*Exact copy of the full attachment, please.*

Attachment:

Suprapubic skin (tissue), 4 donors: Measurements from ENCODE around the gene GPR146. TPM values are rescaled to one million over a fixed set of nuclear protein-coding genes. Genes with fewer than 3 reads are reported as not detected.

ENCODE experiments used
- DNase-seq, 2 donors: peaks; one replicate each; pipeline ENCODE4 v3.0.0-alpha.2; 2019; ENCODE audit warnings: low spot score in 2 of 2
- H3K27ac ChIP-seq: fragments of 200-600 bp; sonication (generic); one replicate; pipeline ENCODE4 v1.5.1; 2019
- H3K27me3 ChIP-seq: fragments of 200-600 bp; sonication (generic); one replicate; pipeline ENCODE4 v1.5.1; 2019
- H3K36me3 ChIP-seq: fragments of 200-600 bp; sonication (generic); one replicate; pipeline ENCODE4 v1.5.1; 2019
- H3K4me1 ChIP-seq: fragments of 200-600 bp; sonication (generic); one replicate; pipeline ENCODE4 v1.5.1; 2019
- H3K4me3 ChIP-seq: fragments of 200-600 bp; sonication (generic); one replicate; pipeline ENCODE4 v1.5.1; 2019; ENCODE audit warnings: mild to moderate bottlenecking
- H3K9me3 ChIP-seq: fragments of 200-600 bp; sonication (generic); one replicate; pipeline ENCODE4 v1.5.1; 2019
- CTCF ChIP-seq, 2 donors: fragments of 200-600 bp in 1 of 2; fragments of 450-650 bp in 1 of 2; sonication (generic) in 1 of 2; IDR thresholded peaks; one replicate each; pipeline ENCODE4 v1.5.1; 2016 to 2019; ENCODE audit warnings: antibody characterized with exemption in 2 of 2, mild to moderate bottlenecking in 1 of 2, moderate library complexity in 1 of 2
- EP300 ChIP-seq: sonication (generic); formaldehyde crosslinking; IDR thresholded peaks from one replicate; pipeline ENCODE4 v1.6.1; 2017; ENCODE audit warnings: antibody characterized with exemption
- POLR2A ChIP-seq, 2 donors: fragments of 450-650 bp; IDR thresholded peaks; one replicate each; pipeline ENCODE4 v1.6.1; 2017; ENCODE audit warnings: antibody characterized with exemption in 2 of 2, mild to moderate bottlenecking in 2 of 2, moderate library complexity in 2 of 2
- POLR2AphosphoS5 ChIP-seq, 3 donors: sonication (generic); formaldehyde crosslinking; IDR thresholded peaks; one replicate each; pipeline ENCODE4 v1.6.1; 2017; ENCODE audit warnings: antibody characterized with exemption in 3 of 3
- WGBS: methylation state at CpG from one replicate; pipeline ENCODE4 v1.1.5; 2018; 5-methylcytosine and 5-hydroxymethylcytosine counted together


Suprapubic skin (tissue), 4 donors: Measurements from ENCODE around the gene GPR146. TPM values are rescaled to one million over a fixed set of nuclear protein-coding genes. Genes with fewer than 3 reads are reported as not detected.

ENCODE experiments used
- DNase-seq, 2 donors: peaks; one replicate each; pipeline ENCODE4 v3.0.0-alpha.2; 2019; ENCODE audit warnings: low spot score in 2 of 2
- H3K27ac ChIP-seq: fragments of 200-600 bp; sonication (generic); one replicate; pipeline ENCODE4 v1.5.1; 2019
- H3K27me3 ChIP-seq: fragments of 200-600 bp; sonication (generic); one replicate; pipeline ENCODE4 v1.5.1; 2019
- H3K36me3 ChIP-seq: fragments of 200-600 bp; sonication (generic); one replicate; pipeline ENCODE4 v1.5.1; 2019
- H3K4me1 ChIP-seq: fragments of 200-600 bp; sonication (generic); one replicate; pipeline ENCODE4 v1.5.1; 2019
- H3K4me3 ChIP-seq: fragments of 200-600 bp; sonication (generic); one replicate; pipeline ENCODE4 v1.5.1; 2019; ENCODE audit warnings: mild to moderate bottlenecking
- H3K9me3 ChIP-seq: fragments of 200-600 bp; sonication (generic); one replicate; pipeline ENCODE4 v1.5.1; 2019
- CTCF ChIP-seq, 2 donors: fragments of 200-600 bp in 1 of 2; fragments of 450-650 bp in 1 of 2; sonication (generic) in 1 of 2; IDR thresholded peaks; one replicate each; pipeline ENCODE4 v1.5.1; 2016 to 2019; ENCODE audit warnings: antibody characterized with exemption in 2 of 2, mild to moderate bottlenecking in 1 of 2, moderate library complexity in 1 of 2
- EP300 ChIP-seq: sonication (generic); formaldehyde crosslinking; IDR thresholded peaks from one replicate; pipeline ENCODE4 v1.6.1; 2017; ENCODE audit warnings: antibody characterized with exemption
- POLR2A ChIP-seq, 2 donors: fragments of 450-650 bp; IDR thresholded peaks; one replicate each; pipeline ENCODE4 v1.6.1; 2017; ENCODE audit warnings: antibody characterized with exemption in 2 of 2, mild to moderate bottlenecking in 2 of 2, moderate library complexity in 2 of 2
- POLR2AphosphoS5 ChIP-seq, 3 donors: sonication (generic); formaldehyde crosslinking; IDR thresholded peaks; one replicate each; pipeline ENCODE4 v1.6.1; 2017; ENCODE audit warnings: antibody characterized with exemption in 3 of 3
- WGBS: methylation state at CpG from one replicate; pipeline ENCODE4 v1.1.5; 2018; 5-methylcytosine and 5-hydroxymethylcytosine counted together